Last week, the Hastings Council issued its staff report on the resource consent application of Andy Coltart and Australia-based landowner Garth Paterson to intensively develop a 25 hectare property along the Tukituki (indeed, 8.5 hectares is the riverbed and river channel itself!), at one of the river’s most scenic and recreationally enjoyed locations.
[See previous BayBuzz post here on the proposal.]
Terrific news! The staff has recommended — courageously, in our view — that the application be denied … full stop.
Two principal reasons:
1) Staff concludes that the landscape and recreational values at Horseshoe Bend (about 5k up the river from the Red Bridge, along Kahuranaki Road) would be so adversely compromised by such intensive development that mitigation measures could not achieve the necessary protections required by the District Plan and the RMA.
2) Further, staff agues that granting this application would create a precedent conducive to additional, similar development along the Tukituki, which would run contrary to both existing and pending rural development policy for the District, which aims to protect the rural character and amenity of the Tukituki area.
[Here is the full report.]
As stated, this is terrific news for the Tuki. So far …
But now the staff recommendation goes before the Hastings Council Hearings Committee on Thursday, February 18th, where anything might happen.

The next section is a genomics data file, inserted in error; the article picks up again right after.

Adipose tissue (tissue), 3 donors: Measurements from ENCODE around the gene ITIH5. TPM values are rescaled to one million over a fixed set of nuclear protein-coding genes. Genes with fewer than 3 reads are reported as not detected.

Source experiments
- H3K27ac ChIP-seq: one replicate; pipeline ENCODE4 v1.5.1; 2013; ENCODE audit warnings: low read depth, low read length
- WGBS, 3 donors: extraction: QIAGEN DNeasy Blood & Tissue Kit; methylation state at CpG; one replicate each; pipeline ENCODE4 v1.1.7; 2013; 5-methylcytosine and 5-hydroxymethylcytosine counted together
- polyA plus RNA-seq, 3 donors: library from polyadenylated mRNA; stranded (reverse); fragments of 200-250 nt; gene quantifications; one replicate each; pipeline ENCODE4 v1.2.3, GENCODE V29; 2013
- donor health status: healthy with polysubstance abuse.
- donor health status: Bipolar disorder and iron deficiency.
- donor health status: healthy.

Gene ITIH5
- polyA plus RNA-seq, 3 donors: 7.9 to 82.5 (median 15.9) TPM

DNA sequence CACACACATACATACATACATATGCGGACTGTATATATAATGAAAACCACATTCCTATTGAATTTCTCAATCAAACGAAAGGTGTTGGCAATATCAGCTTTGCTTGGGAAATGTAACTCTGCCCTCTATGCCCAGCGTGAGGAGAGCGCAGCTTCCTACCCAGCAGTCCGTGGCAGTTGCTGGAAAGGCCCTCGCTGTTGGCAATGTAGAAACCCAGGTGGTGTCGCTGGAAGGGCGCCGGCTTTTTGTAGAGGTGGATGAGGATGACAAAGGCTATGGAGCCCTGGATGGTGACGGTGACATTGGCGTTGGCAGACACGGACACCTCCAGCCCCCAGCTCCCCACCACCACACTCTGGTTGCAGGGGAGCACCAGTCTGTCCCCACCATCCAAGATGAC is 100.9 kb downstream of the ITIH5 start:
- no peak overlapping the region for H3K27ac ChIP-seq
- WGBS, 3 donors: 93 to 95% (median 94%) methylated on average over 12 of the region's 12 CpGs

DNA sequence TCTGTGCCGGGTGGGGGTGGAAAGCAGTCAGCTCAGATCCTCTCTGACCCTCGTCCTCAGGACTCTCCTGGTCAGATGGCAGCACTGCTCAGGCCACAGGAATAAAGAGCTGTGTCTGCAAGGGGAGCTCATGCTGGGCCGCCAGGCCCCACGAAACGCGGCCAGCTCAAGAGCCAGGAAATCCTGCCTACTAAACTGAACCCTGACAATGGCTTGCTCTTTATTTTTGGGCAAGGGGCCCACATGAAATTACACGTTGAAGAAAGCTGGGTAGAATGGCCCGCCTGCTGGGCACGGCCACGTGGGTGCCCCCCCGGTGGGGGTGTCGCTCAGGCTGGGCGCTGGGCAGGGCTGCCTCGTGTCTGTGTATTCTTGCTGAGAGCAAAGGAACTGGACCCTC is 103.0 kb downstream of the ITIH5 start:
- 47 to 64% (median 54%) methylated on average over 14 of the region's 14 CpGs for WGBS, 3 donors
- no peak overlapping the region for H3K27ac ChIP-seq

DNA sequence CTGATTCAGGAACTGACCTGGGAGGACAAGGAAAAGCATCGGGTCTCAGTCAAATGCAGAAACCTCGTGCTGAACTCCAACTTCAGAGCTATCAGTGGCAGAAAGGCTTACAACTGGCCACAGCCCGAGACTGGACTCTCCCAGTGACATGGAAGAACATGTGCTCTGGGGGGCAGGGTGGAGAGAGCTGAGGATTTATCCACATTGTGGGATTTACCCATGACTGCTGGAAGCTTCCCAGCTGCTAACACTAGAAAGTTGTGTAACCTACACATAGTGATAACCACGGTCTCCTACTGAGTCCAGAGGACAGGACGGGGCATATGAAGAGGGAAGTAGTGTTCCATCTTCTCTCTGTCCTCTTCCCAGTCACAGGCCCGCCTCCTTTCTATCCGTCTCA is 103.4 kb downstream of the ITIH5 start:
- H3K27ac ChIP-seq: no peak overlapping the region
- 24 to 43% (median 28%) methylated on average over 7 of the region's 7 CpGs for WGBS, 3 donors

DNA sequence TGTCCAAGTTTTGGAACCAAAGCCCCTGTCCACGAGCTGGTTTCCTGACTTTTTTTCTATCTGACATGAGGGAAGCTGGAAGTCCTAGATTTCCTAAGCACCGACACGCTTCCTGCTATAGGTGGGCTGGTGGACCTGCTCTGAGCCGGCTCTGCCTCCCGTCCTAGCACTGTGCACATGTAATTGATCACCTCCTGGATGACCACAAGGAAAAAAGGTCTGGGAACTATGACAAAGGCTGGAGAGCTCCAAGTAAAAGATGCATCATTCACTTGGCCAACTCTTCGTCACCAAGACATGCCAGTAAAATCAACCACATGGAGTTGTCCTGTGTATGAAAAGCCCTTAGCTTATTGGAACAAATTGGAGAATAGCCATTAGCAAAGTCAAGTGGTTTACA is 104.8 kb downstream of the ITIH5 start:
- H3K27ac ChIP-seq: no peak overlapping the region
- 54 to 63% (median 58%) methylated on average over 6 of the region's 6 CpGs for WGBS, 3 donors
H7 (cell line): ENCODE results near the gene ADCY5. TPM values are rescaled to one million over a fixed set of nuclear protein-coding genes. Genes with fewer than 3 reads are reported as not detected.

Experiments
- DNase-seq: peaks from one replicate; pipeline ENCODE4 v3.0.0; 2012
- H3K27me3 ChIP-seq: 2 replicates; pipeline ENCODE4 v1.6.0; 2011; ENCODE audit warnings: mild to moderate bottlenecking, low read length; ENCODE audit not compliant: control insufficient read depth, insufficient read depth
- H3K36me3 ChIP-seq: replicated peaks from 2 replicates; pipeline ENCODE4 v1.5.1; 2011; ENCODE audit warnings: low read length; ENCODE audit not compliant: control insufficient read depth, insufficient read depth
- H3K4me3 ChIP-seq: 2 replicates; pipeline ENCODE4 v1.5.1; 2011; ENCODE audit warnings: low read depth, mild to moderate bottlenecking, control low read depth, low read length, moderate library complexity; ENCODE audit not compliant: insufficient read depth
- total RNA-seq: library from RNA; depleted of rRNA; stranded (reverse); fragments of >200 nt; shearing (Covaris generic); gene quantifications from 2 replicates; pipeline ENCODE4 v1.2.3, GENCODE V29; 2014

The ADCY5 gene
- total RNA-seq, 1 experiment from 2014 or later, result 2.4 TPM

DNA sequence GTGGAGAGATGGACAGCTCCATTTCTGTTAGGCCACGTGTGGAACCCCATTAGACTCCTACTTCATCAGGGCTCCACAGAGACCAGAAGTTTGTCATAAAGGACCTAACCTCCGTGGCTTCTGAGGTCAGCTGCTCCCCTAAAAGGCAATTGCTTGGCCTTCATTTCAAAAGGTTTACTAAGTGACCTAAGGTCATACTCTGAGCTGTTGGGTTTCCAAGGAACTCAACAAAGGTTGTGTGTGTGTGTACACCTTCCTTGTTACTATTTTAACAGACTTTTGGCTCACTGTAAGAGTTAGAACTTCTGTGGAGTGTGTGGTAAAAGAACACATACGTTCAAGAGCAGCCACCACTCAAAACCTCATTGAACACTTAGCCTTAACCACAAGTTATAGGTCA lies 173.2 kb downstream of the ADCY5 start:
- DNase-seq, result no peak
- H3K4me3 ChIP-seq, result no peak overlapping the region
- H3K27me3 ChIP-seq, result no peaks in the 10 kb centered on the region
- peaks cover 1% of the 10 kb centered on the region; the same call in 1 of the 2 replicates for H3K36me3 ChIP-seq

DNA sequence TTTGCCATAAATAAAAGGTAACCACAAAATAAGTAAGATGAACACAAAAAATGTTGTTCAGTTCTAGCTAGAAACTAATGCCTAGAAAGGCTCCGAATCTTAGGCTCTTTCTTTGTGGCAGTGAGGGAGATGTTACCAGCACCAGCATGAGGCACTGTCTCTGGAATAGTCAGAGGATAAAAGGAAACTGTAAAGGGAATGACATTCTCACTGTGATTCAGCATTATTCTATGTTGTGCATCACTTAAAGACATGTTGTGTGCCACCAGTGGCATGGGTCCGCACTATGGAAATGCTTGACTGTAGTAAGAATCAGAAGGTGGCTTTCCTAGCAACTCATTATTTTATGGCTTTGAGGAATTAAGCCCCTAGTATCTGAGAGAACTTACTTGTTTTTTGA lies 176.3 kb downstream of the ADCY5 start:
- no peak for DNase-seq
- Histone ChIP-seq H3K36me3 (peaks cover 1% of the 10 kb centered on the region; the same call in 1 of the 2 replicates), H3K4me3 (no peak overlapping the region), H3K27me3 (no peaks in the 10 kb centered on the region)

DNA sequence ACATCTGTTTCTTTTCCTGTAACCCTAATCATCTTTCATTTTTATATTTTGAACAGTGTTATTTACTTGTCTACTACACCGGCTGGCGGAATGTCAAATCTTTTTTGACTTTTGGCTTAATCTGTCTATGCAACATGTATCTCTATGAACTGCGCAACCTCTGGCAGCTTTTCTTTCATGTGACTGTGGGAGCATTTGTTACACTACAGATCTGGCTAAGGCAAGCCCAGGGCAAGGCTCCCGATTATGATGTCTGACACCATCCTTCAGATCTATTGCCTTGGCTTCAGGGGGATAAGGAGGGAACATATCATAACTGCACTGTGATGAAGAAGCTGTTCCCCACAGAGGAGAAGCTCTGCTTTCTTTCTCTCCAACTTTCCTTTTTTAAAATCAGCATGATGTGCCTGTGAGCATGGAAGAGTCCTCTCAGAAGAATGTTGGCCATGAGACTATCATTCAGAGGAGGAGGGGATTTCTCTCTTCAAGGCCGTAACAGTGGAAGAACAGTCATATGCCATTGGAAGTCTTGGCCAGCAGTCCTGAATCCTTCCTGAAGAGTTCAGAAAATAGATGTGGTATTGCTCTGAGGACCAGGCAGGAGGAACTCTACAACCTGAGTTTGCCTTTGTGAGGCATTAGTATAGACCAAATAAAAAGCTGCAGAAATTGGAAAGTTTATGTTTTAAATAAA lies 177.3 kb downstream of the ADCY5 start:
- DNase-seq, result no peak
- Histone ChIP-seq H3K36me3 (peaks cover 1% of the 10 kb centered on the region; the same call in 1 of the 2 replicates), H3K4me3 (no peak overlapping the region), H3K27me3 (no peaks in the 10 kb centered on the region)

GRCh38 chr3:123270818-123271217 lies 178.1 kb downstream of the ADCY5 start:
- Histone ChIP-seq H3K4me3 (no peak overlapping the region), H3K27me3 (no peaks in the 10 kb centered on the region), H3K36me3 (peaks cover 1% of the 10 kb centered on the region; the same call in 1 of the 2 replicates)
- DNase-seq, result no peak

The hearing is triggered by the efforts of adjacent landowner, Bruno Chambers, who filed a robust submission opposing the resource consent. Well done, Bruno!
I should note that this consent was processed by HDC under limited notification, which BayBuzz opposed. Ironic that the staff has decided that indeed the proposal affects a considerable stretch of the Tukituki, as well as recreational users … and consequently, one might infer, many additional parties after all!
The staff report, citing advice from the Regional Council, unfortunately was dismissive of potential issues surrounding water extraction (cumulative effects), wastewater management, and stormwater management. It would appear that the Regional Council takes a rather myopic view of the proposal, as opposed to stepping back and looking at the overall impact that consenting this project would have on development all along the Tuki.
One might hope that the Regional Council (our environmental protector) by now would have a bigger picture in mind when it comes to protecting HB rivers. But alas!
Fortunately the Hastings Council staff rose to the occasion this time, and provided the broader perspective on the Tuki the Regional folks lack.
Now we’ll see how Hastings Councillors on the Hearings Committee deal with the matter. Hopefully they’ll back the staff on this one.
If you possibly can, please attend the Hearings Committee session at 9:30am on Thursday the 18th at the Hastings Council Chambers. Let’s show our support for Bruno and the staff recommendation.